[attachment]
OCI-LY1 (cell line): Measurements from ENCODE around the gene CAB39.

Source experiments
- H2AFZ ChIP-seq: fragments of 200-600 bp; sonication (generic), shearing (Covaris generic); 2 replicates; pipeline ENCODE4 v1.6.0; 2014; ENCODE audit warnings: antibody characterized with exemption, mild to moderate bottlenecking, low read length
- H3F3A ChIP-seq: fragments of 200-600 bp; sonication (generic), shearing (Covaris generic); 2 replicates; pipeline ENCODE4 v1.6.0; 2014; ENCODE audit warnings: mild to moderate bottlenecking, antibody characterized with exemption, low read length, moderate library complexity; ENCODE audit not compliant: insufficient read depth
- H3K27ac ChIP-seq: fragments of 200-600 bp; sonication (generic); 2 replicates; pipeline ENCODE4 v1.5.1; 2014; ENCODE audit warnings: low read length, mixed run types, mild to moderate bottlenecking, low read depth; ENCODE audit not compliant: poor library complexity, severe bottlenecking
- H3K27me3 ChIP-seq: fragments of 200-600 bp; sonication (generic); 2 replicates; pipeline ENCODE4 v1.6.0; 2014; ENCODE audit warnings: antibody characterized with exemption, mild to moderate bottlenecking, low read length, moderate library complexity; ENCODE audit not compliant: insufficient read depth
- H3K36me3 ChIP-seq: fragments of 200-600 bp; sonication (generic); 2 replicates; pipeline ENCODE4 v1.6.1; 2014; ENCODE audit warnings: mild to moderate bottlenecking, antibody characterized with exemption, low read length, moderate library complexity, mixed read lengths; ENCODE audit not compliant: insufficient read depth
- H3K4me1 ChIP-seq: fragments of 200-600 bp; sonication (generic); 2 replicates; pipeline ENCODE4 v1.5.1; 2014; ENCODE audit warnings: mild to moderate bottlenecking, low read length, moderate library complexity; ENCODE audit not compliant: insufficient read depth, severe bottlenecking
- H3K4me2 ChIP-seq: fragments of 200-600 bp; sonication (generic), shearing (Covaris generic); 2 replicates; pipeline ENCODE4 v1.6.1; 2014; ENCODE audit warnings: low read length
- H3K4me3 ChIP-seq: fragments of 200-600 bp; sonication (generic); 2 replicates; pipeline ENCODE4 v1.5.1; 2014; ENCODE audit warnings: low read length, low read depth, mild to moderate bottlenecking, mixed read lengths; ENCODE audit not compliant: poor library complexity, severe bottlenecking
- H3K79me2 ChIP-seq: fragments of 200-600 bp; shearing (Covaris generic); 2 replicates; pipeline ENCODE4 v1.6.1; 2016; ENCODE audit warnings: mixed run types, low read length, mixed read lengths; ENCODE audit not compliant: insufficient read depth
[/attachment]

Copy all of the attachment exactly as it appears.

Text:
OCI-LY1 (cell line): Measurements from ENCODE around the gene CAB39.

Source experiments
- H2AFZ ChIP-seq: fragments of 200-600 bp; sonication (generic), shearing (Covaris generic); 2 replicates; pipeline ENCODE4 v1.6.0; 2014; ENCODE audit warnings: antibody characterized with exemption, mild to moderate bottlenecking, low read length
- H3F3A ChIP-seq: fragments of 200-600 bp; sonication (generic), shearing (Covaris generic); 2 replicates; pipeline ENCODE4 v1.6.0; 2014; ENCODE audit warnings: mild to moderate bottlenecking, antibody characterized with exemption, low read length, moderate library complexity; ENCODE audit not compliant: insufficient read depth
- H3K27ac ChIP-seq: fragments of 200-600 bp; sonication (generic); 2 replicates; pipeline ENCODE4 v1.5.1; 2014; ENCODE audit warnings: low read length, mixed run types, mild to moderate bottlenecking, low read depth; ENCODE audit not compliant: poor library complexity, severe bottlenecking
- H3K27me3 ChIP-seq: fragments of 200-600 bp; sonication (generic); 2 replicates; pipeline ENCODE4 v1.6.0; 2014; ENCODE audit warnings: antibody characterized with exemption, mild to moderate bottlenecking, low read length, moderate library complexity; ENCODE audit not compliant: insufficient read depth
- H3K36me3 ChIP-seq: fragments of 200-600 bp; sonication (generic); 2 replicates; pipeline ENCODE4 v1.6.1; 2014; ENCODE audit warnings: mild to moderate bottlenecking, antibody characterized with exemption, low read length, moderate library complexity, mixed read lengths; ENCODE audit not compliant: insufficient read depth
- H3K4me1 ChIP-seq: fragments of 200-600 bp; sonication (generic); 2 replicates; pipeline ENCODE4 v1.5.1; 2014; ENCODE audit warnings: mild to moderate bottlenecking, low read length, moderate library complexity; ENCODE audit not compliant: insufficient read depth, severe bottlenecking
- H3K4me2 ChIP-seq: fragments of 200-600 bp; sonication (generic), shearing (Covaris generic); 2 replicates; pipeline ENCODE4 v1.6.1; 2014; ENCODE audit warnings: low read length
- H3K4me3 ChIP-seq: fragments of 200-600 bp; sonication (generic); 2 replicates; pipeline ENCODE4 v1.5.1; 2014; ENCODE audit warnings: low read length, low read depth, mild to moderate bottlenecking, mixed read lengths; ENCODE audit not compliant: poor library complexity, severe bottlenecking
- H3K79me2 ChIP-seq: fragments of 200-600 bp; shearing (Covaris generic); 2 replicates; pipeline ENCODE4 v1.6.1; 2016; ENCODE audit warnings: mixed run types, low read length, mixed read lengths; ENCODE audit not compliant: insufficient read depth